There are places I’ve been to that are out of time. Places that are imbued with spirit, and although man has touched it with roads and trails, it remains itself and deeply authentic, a place that takes me back in time. This is what I am drawn to, what I hunger for. To drop down into another realm that is all encompassing, overpowering – to feel it, see it, smell it and open to it.
This place is only two hours from where I live, it exists in Central California’s Los Padres National Forest, it is not easy to get to or go through, but worth the effort, it is a journey to an ancient and vital place.
I enter off a paved highway at Hudson Ranch Rd., to the east soar Kern County’s tallest peaks, Cerro Noroeste and Mt. Pinos and San Emigdio. To my right is a washed out sign with pealed back paint that shows the way – Quatal Canyon -a bright white arrow points left to forest road 9N09. The entrance is plain, it is easy to miss, an allee of Pinyon pines surrounds a curving road and pulls me in, for I know enchantment lies ahead.
I cross over the highway and slow down my all wheel drive car onto the stone scattered dirt road. Here motionless grey green Pinyon pines envelope me. Without warning, oaks rise up from the canyon floor, soon the Pinyon branches turn dark and wild and hang from the sandy hillsides, roots exposed, no rails to guard the eroded road that drops off steeply below. Around another curve emerge red stained hills and contrasting sage green shrubs above and around the scoured formations.
Suddenly a hairpin turn appears, I must pay attention and slow down even more which is why I am here, to unhurry my pace. On my right I see the brilliant white California buckwheat, the pale yellow plumed swords of Yucca whippelei punching up to the sky, the maroon smooth bark of twisted Manzanita and smell the fragrant mountain sage. This thrills me, I design landscapes and outdoor spaces, I have studied them in books, and seen them in square plastic pots, but this is where they live. They have survived flash floods, the delicate purple blue lupine have struggled through rocky places to stand upright and courageous. The ancient Chumash wilderness envelopes me, I am part of it, I feel alive in it.
Quatal Canyon, according to legend, is named after a great Chumash warrior. It is a giant desert wash formed from waters ripping down from Cerro Noroeste (Mt. Abel) and from severe erosion created by nearby San Andreas fault lines.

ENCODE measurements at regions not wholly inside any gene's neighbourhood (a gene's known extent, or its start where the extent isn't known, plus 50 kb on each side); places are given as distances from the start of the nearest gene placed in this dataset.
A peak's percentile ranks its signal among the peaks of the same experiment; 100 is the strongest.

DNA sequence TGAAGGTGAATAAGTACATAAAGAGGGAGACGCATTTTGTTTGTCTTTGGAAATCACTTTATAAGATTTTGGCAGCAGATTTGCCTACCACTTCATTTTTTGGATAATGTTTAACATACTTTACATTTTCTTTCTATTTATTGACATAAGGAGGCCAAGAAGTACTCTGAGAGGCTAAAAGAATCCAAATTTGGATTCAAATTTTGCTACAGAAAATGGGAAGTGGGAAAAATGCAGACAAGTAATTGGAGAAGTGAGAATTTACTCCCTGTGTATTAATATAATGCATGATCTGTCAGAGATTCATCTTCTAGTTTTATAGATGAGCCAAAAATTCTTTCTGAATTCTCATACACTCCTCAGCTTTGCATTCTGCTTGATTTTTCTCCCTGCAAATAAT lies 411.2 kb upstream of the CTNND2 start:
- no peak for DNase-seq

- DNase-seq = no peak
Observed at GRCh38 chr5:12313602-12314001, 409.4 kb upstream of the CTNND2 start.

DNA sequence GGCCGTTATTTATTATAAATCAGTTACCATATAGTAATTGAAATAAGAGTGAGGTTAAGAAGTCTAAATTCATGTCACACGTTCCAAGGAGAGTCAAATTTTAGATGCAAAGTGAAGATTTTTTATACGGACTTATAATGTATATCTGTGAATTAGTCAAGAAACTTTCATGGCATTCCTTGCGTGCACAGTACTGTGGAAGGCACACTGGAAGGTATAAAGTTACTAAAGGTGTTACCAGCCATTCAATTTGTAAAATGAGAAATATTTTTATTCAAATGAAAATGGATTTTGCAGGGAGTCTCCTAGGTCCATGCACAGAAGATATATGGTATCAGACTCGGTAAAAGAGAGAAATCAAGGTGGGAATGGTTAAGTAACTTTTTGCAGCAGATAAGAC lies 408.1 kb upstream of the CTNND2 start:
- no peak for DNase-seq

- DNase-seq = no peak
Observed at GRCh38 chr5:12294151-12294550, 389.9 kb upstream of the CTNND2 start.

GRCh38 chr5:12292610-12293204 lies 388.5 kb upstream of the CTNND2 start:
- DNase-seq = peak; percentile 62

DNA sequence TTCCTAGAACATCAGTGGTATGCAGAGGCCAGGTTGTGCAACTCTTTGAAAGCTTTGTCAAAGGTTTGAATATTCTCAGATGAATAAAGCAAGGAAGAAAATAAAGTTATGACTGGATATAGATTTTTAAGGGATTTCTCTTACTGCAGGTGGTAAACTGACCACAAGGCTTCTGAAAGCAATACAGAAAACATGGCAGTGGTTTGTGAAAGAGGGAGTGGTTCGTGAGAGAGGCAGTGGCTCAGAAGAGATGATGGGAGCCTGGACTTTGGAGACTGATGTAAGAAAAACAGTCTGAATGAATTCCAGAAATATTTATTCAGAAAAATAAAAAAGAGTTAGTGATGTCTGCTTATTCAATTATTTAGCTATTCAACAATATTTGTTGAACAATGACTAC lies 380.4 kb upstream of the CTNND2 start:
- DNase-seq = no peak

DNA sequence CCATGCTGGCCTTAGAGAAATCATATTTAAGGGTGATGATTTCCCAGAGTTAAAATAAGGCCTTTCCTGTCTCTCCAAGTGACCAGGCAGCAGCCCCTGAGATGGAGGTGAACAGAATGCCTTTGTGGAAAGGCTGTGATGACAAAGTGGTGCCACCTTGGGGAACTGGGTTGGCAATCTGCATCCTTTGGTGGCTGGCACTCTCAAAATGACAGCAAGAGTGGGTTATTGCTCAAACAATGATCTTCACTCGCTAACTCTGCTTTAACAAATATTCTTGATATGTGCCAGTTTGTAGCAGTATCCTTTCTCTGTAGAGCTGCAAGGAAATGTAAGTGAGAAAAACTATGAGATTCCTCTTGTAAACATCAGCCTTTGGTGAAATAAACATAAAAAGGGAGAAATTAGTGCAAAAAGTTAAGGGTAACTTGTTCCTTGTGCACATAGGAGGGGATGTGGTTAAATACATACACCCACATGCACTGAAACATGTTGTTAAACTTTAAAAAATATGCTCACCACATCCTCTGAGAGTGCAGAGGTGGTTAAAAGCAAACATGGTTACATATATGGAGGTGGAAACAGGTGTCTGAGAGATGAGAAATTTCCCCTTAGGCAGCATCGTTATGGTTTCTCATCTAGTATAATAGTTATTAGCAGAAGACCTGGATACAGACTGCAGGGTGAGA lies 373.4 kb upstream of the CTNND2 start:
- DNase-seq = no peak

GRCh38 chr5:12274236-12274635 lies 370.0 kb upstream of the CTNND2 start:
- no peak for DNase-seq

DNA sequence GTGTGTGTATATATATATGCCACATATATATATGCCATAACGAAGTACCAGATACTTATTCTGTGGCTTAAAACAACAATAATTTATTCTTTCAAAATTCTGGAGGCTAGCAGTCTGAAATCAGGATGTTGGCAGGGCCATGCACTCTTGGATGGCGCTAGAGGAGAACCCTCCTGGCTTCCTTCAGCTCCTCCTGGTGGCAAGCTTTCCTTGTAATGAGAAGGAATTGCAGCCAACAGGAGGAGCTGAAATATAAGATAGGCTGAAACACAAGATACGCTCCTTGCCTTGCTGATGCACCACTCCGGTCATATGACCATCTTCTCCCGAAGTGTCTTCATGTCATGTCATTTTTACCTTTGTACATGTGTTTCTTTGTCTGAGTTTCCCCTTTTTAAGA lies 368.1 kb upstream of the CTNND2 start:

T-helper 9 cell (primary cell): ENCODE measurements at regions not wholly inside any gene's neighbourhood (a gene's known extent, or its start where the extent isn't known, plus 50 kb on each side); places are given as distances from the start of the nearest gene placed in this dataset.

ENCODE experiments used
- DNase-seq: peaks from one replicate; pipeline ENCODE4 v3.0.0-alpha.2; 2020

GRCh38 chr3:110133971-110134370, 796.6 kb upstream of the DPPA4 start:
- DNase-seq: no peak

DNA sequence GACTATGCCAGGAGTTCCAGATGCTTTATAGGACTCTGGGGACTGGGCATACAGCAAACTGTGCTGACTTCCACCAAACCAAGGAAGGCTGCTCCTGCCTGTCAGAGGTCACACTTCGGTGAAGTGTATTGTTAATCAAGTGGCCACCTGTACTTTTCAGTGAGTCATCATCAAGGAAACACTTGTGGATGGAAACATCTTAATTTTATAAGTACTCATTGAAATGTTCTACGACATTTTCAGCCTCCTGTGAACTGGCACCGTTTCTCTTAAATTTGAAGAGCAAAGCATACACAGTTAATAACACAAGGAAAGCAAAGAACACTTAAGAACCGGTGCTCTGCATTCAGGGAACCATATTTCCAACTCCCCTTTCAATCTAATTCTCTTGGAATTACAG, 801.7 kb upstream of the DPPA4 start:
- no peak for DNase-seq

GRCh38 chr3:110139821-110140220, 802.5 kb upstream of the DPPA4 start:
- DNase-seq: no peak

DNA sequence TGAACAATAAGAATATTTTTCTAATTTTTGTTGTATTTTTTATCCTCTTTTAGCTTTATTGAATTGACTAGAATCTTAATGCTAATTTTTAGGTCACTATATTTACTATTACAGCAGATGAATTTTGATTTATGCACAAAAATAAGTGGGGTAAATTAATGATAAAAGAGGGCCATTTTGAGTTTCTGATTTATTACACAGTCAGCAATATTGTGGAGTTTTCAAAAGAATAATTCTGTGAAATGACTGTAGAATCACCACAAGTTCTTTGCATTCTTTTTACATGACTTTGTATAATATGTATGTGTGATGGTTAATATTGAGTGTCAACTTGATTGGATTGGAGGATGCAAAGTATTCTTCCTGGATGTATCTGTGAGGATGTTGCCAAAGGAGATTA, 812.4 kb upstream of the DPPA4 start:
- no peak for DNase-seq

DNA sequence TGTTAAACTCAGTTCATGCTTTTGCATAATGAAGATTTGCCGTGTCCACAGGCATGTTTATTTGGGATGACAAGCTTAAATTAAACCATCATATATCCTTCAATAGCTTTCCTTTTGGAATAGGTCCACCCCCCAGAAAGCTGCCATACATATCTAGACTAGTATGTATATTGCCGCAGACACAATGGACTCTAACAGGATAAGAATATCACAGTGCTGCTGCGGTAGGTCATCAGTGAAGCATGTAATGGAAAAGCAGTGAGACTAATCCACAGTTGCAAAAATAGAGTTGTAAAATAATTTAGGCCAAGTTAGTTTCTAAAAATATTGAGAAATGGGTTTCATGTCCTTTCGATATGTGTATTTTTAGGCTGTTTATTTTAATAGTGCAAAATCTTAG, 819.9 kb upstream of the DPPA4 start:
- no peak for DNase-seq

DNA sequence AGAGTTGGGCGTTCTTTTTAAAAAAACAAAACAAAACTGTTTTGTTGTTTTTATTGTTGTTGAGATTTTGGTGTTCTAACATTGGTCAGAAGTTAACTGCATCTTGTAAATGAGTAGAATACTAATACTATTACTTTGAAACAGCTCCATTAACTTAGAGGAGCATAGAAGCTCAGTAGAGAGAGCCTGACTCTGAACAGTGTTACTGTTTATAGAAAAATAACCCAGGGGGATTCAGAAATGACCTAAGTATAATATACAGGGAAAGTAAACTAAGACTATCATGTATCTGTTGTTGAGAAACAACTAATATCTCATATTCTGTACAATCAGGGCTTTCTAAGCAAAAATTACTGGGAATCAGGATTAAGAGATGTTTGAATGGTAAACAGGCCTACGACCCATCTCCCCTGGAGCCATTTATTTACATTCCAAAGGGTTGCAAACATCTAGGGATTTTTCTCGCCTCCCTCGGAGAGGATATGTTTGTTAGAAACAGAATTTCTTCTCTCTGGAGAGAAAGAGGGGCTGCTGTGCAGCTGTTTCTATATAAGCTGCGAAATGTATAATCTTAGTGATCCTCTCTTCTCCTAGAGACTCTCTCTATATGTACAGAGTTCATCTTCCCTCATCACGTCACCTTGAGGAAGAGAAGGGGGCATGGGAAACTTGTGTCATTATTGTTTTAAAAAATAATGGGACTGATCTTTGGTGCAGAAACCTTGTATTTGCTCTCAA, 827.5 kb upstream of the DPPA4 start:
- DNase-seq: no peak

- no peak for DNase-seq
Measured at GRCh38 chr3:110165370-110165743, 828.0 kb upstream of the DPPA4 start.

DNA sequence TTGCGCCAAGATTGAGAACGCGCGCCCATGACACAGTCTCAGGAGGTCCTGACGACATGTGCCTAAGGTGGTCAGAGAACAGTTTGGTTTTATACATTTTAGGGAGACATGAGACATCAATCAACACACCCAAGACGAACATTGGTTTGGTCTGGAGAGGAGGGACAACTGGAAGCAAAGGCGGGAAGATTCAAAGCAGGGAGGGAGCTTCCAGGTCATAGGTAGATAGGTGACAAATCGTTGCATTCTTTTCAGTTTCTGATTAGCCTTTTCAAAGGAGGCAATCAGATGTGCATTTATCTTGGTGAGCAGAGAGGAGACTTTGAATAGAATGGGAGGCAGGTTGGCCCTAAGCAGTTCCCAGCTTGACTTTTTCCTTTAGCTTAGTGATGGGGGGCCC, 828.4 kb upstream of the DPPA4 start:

I stop my car, I get out and stand at the road’s edge and listen to the silence. I am alone, I have seen no one. The canyon wash drops down below. A screech breaks the quiet, it is a Western scrub jay who lives in this dry lowland, perched on a scrubby oak, then I see a jackrabbit with giant ears hop between tall grasses on the canyon floor. Slowing down, getting still.
Back on the road runnels suddenly appear, deep narrow channels created by the powerful flash floods that are carved out from November to April. I take it slow and clear one after another. Then the road becomes a roller coaster of humps that are crazy and fun to ride. Soon the road straightens out and a quiet isolation descends. I pass western style post and beam gateways like Crying R Ranch and shortly a sign tells me I am leaving the Los Padres National Forest. This rare passage is almost at an end. A concoction of oil and dirt smooths out the road and signs of civilization start to appear. Incongruous emerald green vineyards spread out below fractured arid hills, here miles of cabernet grape vines are planted.
The road ends at Highway 33, turning left and south is Ojai, turning right and north is another destination, a eccentric hole in the wall inn where gold medal wines are poured and thick steaks sizzle on a grill, called Sage Brush Annie’s.
My journey through time is over, I am buoyant, I have been somewhere primal and I feel full of its enchanted light.
About the Author: Linda Jassim earned her Masters of Fine Arts from the American Film Institute in Communications and Film Directing and received a Masters of Landscape Architecture from the University of Southern California. Linda is a landscape designer and has worked on residential and commercial projects in the Southern California region. She was editor of “The Power of Gardens,” a monograph of landscape designer Nancy Power’s life work. She has published articles about architecture and urban issues in print and online. Linda also has had an extensive career as an EMMY award winning TV and film Producer and Director.